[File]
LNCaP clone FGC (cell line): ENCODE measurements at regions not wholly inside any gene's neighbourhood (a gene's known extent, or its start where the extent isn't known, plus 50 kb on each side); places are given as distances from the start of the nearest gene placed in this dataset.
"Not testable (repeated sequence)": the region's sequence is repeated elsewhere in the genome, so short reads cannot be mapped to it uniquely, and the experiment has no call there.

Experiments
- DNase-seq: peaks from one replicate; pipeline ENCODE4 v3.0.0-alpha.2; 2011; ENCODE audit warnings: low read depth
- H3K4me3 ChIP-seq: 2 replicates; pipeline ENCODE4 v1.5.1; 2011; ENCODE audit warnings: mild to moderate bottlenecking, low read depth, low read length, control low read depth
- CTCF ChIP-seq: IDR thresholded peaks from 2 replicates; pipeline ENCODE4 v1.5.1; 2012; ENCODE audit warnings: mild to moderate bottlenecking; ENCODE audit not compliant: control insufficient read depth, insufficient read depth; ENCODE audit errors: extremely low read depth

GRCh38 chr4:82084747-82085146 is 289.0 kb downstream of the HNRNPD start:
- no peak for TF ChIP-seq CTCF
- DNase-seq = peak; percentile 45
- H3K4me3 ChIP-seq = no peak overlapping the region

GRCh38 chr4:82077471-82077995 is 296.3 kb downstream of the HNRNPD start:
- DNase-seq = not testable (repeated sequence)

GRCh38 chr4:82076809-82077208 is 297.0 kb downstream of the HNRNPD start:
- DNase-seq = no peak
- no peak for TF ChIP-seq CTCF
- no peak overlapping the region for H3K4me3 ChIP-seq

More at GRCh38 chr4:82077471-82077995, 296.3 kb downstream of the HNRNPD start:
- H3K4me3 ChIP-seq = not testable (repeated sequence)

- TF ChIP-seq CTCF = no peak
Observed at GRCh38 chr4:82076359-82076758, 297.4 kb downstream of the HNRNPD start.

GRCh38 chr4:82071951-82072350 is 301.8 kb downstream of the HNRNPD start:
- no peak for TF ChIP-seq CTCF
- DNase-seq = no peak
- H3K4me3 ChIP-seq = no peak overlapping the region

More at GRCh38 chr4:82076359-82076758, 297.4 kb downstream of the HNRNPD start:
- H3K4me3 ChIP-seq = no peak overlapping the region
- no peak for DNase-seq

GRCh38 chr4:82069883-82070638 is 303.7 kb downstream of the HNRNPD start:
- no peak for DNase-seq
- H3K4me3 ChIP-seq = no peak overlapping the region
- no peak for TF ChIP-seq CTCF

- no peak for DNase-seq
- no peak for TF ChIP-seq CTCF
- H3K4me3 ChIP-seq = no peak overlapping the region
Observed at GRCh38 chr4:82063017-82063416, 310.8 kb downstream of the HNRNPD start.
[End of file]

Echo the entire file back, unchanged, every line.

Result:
LNCaP clone FGC (cell line): ENCODE measurements at regions not wholly inside any gene's neighbourhood (a gene's known extent, or its start where the extent isn't known, plus 50 kb on each side); places are given as distances from the start of the nearest gene placed in this dataset.
"Not testable (repeated sequence)": the region's sequence is repeated elsewhere in the genome, so short reads cannot be mapped to it uniquely, and the experiment has no call there.

Experiments
- DNase-seq: peaks from one replicate; pipeline ENCODE4 v3.0.0-alpha.2; 2011; ENCODE audit warnings: low read depth
- H3K4me3 ChIP-seq: 2 replicates; pipeline ENCODE4 v1.5.1; 2011; ENCODE audit warnings: mild to moderate bottlenecking, low read depth, low read length, control low read depth
- CTCF ChIP-seq: IDR thresholded peaks from 2 replicates; pipeline ENCODE4 v1.5.1; 2012; ENCODE audit warnings: mild to moderate bottlenecking; ENCODE audit not compliant: control insufficient read depth, insufficient read depth; ENCODE audit errors: extremely low read depth

GRCh38 chr4:82084747-82085146 is 289.0 kb downstream of the HNRNPD start:
- no peak for TF ChIP-seq CTCF
- DNase-seq = peak; percentile 45
- H3K4me3 ChIP-seq = no peak overlapping the region

GRCh38 chr4:82077471-82077995 is 296.3 kb downstream of the HNRNPD start:
- DNase-seq = not testable (repeated sequence)

GRCh38 chr4:82076809-82077208 is 297.0 kb downstream of the HNRNPD start:
- DNase-seq = no peak
- no peak for TF ChIP-seq CTCF
- no peak overlapping the region for H3K4me3 ChIP-seq

More at GRCh38 chr4:82077471-82077995, 296.3 kb downstream of the HNRNPD start:
- H3K4me3 ChIP-seq = not testable (repeated sequence)

- TF ChIP-seq CTCF = no peak
Observed at GRCh38 chr4:82076359-82076758, 297.4 kb downstream of the HNRNPD start.

GRCh38 chr4:82071951-82072350 is 301.8 kb downstream of the HNRNPD start:
- no peak for TF ChIP-seq CTCF
- DNase-seq = no peak
- H3K4me3 ChIP-seq = no peak overlapping the region

More at GRCh38 chr4:82076359-82076758, 297.4 kb downstream of the HNRNPD start:
- H3K4me3 ChIP-seq = no peak overlapping the region
- no peak for DNase-seq

GRCh38 chr4:82069883-82070638 is 303.7 kb downstream of the HNRNPD start:
- no peak for DNase-seq
- H3K4me3 ChIP-seq = no peak overlapping the region
- no peak for TF ChIP-seq CTCF

- no peak for DNase-seq
- no peak for TF ChIP-seq CTCF
- H3K4me3 ChIP-seq = no peak overlapping the region
Observed at GRCh38 chr4:82063017-82063416, 310.8 kb downstream of the HNRNPD start.